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The last time I was in an airport, I picked up the book "How to Talk to Anyone." It promised 92 little "tricks" for big success in relationships.
Because my job involves talking to people, or more importantly getting them to talk to me, I bought the book.
The author, Leil Lowndes, also wrote "How to Make Anyone Fall in Love with You." I think the author may have used some crossover material from her other book in this one because trick No. 3 is "How to use your eyes to make someone fall in love with you."
She said to use "epoxy eyes" - keeping your eyes glued on the person you want to fall in love with you.
However, that didn't work for me in junior high when I tried to get some boy's attention by camping out near his locker before homeroom and epoxying my eyes on him until the bell rang. He never fell in love or even talked with me.
The author spends a lot of ink on the art of small talk. She said it's not about the words you use as much as it is about putting people at ease. You do that, she said, by convincing people that "they are OK and that the two of you are similar. When you do that, you break down the walls of fear, suspicion and mistrust."
Lowndes said the best small talk is actually the simplest. "Where are you from?" "What did you think of yesterday's football game?" "How do you know the (party host)?"
She said anything you say is fine as long as it's not complaining, rude or unpleasant, because that instantly labels you as a whiner or a creep, or worse.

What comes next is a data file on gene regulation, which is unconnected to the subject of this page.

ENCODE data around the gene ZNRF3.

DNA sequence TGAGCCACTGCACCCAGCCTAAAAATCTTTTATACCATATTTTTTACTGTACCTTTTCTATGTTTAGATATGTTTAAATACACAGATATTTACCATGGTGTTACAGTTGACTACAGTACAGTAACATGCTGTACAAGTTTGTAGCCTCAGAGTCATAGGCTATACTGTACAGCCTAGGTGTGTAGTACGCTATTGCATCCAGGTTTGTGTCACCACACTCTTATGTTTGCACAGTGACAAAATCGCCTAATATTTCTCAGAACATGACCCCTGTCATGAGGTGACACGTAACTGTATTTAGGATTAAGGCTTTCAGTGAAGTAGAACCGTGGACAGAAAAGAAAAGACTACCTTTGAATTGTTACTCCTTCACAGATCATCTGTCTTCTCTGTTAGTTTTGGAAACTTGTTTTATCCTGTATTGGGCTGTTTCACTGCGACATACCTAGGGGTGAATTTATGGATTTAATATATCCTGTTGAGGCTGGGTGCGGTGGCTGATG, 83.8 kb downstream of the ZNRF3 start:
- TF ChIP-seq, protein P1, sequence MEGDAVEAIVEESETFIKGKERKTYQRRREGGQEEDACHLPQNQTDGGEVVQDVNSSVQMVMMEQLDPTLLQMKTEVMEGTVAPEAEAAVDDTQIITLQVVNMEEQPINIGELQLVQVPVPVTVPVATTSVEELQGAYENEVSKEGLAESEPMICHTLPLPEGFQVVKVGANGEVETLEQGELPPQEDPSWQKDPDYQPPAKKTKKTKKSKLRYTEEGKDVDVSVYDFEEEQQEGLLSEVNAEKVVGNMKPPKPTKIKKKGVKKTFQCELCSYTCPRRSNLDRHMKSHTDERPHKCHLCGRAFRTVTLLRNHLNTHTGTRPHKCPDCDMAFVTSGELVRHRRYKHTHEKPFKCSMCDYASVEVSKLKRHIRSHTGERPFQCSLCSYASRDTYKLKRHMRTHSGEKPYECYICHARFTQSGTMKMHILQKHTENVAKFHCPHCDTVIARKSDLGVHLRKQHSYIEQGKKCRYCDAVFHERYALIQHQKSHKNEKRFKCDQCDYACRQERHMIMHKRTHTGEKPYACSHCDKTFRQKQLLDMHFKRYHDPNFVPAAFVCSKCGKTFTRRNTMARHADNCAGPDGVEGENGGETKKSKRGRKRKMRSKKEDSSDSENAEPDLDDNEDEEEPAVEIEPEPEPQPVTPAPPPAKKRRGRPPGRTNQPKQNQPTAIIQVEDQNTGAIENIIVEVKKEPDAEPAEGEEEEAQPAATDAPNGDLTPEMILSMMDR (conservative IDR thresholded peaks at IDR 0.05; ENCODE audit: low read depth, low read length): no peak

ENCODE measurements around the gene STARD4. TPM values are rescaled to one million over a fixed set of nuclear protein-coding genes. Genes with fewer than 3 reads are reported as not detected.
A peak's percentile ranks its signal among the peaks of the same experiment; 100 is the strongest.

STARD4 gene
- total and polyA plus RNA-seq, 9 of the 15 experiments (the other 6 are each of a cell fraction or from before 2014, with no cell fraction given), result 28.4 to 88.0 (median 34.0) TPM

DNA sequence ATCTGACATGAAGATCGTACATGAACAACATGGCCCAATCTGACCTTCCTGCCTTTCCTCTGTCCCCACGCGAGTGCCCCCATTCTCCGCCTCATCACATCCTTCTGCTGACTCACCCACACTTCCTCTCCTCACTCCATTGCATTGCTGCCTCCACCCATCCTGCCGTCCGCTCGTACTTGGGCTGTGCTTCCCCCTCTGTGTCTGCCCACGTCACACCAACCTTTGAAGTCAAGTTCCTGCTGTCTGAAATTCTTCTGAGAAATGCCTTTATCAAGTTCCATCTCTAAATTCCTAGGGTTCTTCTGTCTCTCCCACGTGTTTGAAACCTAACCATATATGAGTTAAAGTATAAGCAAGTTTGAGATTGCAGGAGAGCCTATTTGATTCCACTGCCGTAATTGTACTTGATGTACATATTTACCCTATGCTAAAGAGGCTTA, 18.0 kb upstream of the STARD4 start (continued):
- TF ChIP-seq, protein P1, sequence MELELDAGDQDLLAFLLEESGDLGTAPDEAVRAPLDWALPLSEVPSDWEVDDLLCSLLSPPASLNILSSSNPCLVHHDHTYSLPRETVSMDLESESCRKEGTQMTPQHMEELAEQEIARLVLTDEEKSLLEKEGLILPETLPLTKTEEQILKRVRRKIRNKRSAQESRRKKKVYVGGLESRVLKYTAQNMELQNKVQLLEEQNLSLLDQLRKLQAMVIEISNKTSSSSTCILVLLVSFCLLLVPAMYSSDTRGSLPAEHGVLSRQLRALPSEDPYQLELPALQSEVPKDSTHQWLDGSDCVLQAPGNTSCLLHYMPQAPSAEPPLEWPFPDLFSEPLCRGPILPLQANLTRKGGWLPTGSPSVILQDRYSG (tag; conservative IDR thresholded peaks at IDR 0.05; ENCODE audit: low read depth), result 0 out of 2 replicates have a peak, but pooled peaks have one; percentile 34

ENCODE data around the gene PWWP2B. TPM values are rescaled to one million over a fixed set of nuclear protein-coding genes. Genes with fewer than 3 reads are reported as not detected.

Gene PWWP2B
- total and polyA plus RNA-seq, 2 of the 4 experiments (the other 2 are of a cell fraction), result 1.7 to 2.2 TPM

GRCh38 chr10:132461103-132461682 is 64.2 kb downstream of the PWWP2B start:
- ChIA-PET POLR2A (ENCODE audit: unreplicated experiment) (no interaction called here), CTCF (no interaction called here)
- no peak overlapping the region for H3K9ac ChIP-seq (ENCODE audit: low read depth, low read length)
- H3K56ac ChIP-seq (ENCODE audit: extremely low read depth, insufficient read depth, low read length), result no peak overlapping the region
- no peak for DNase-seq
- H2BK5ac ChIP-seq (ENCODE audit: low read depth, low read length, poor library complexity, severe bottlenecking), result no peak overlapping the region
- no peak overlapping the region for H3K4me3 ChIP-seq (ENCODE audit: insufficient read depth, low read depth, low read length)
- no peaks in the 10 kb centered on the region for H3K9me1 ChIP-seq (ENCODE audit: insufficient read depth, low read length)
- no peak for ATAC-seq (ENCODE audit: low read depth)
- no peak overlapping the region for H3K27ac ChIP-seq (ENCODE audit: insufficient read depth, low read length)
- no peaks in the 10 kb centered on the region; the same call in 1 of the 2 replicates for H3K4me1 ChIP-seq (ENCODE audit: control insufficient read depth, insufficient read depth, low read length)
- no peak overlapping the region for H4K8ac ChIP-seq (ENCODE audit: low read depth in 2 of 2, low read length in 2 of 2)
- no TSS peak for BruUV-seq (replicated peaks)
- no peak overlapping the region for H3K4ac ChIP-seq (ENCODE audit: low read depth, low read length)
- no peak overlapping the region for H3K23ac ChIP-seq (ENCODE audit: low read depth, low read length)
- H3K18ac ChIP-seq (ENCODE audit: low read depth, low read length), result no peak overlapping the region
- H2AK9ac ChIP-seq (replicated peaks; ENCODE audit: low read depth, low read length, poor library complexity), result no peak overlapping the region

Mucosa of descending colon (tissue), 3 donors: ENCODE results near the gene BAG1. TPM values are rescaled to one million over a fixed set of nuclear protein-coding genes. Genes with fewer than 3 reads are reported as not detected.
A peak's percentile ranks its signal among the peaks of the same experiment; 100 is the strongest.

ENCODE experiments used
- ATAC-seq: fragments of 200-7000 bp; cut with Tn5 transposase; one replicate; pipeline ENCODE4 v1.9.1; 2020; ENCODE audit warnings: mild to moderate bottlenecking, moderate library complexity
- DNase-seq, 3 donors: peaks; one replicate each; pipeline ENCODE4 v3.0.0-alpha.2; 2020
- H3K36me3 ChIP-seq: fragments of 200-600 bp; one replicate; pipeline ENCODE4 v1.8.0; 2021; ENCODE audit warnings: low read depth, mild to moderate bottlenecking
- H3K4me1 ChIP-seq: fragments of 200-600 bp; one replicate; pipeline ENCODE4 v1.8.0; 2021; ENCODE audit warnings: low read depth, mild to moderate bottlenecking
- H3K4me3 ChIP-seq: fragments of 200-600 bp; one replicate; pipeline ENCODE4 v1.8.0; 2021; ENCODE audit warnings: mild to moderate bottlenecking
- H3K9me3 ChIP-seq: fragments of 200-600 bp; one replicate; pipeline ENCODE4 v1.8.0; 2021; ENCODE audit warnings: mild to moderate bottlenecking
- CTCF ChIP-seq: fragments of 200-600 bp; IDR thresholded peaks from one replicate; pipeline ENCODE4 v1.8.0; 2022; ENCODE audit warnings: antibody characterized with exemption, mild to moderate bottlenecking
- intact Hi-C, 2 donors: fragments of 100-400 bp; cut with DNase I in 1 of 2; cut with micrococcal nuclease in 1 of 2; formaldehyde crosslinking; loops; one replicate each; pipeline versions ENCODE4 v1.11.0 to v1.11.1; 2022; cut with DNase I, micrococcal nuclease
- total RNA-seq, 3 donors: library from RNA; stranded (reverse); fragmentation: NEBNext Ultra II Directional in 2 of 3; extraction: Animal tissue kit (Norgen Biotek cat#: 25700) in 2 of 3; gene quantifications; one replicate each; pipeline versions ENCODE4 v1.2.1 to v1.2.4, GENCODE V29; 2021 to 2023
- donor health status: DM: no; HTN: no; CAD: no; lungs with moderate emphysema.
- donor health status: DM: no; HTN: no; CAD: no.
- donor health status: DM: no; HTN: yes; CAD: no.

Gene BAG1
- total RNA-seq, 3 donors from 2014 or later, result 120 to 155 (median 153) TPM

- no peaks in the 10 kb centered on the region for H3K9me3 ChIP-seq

The whole book was less about learning tricks to fake your way in conversations as it was about learning to make others comfortable in conversing with you.
Point: It's about the other person.
Lately, that seems to be a fading concept. The current buzzword these days is "civility," as in "Whatever happened to it?" People today aren't civil in their communication, at least not initially. Just spend a day answering phones here at the newspaper. Or ask a customer service rep from any company how her day went and you're bound to get an earful.
One of my pet peeves is people talking on cell phones when they're at the checkout counter at a store, completely disregarding the store clerk.
To me, that communicates loudly that you, the cell phone user, don't regard the person ringing up your purchases and taking your money as your equal. That's the height of arrogance and rudeness.
That's just one example. Multiply all the ways we discount one another's humanity by our rude behavior, our insults and crude language, our whining and complaining, our demanding and degrading and diva-like attitudes and we have a real problem.
At its core, the problem of our incivility is a lack of love. Jesus said to love your neighbor as yourself (Matthew 22:39). We're good at loving ourselves - that's why we're so rude in the first place. It's all about me, and the rest of you can go to - well, you get my drift.
But more than a "How to get civility back" book, people need to first get loved - by God. We can't truly love others unless we've first been loved.
Jesus was the most other-focused person to walk the planet. He used his epoxy eyes on people and made use of small talk to get people to drop their defenses and build a relationship with him. And when they did, when they allowed themselves to be loved by him, their conversations and dealings with others were transformed.
Want to know how to talk to people and have success in relationships? Let God love you, then you'll find you complain less, are less rude, less whiny and that you are more pleasant, more positive, more likable. When you are, chances are the people around you will be too.
Either way, it's contagious, and it starts with me and you.